clinical trial? It’s probably here where
their symptoms are the worst. So they come in to
see us at their peak. And then if we follow
them up later sometime, just by random variation,
they’re likely to be back closer to their average level of pain. And it’s easy to make the false
assumption that we’ve seen a therapeutic effect when in fact
we’ve really just seen sort of like a return to
their average level. And then the
placebo effects, I think, are easy to underestimate. There have been some analyses
of trials that compared placebo therapy to
nothing, doing nothing. And it seems in those
comparisons that the placebo effects probably do not
affect patient survival or hard physiological measures. But it seems that they do have
an impact on pain perception and reports of pain, and probably most people
respond to placebo therapy. There’s sort of this widely
cited 30 percent response rate to placebos. But in fact when you look at
a variety of clinical trials, you see up to 85 percent of
people may respond to placebo therapy, and I suspect that
we all actually are placebo responders at one
time or another. And in fact, placebos
have a lot of properties that look like active therapy. So, for example, two pills
appear to be better than one pill when you’re
taking placebos, and a more expensive placebo
appears to be more effective than a less expensive placebo. And placebos are often
associated with a variety of sort of non-specific
side effects– drowsiness and headache
and nausea and so forth. And there’s this budding
literature at least that suggests that, while we know
pills have a placebo effect, they may actually have a weaker
placebo effect than injections, and injections may in turn have
a weaker placebo effect than open surgery. So it may be that surgery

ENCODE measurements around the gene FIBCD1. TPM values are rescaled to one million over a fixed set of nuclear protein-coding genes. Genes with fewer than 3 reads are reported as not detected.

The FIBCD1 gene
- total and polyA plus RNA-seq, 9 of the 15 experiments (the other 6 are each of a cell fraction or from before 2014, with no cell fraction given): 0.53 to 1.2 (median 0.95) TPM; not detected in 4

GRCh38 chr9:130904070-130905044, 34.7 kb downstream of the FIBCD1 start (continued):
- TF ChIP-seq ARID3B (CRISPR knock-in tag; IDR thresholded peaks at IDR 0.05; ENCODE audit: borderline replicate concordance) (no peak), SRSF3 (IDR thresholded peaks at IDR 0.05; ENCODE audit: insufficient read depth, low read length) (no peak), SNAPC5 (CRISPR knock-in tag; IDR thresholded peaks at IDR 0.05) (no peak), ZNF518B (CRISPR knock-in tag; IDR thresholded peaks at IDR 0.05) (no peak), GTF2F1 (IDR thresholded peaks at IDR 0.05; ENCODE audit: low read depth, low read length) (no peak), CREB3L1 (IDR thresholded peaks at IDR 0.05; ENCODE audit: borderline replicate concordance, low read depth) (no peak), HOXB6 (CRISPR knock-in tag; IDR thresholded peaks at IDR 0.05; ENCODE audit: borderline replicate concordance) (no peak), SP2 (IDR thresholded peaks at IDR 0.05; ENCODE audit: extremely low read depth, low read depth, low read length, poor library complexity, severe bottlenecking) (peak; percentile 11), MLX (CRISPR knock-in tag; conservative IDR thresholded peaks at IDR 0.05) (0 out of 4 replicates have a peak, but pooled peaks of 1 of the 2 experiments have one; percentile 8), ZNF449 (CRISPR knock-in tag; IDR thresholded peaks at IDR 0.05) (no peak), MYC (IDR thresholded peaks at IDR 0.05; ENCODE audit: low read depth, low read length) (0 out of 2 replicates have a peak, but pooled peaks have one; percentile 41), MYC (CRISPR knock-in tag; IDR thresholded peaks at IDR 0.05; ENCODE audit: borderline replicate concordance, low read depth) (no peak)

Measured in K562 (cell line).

actually has what’s been dubbed a mega-placebo effect
that’s only observable when you look at trials of
sham surgical interventions of which there are a few. And then there’s this issue of
just the care and attention that you get from a clinician, and is
that more than just a placebo? There’s this nice clinical
trial that Ted Kaptchuk did. Ted may be familiar to many of
you because he’s been involved at Harvard in the study of
complementary and alternative treatments, and he devised a
randomized trial for patients with irritable bowel syndrome. So this is not back pain but
another painful condition. And he randomized
patients to three groups. First, there was a group that
was randomly allocated to a waiting list, and about a
quarter of them improved over the span of 3 weeks. Then he had a group
that got sham acupuncture. This is with sort of a
specialized acupuncture needle that was specially designed
to mimic real acupuncture. But this was delivered by
therapists who were instructed not to talk very
much with a patient, don’t offer much in the way of
reassurance or concern or that sort of thing–just do
the sham acupuncture. And with that
placebo intervention, 44 percent of patients
were improved at the 3-week follow up. And then in his third arm, he
had the sham acupuncture again but lots of concern and
confidence and attention from the provider, and
there was a boost again. Now 62 percent of
patients had improved by the 3-week follow up. So a suggestion here that
concern and attention from a good clinician really have
another impact above and beyond the conventional placebo effect. So those kinds of things
create some real methodologic challenges when you try to
go to study CAM therapies.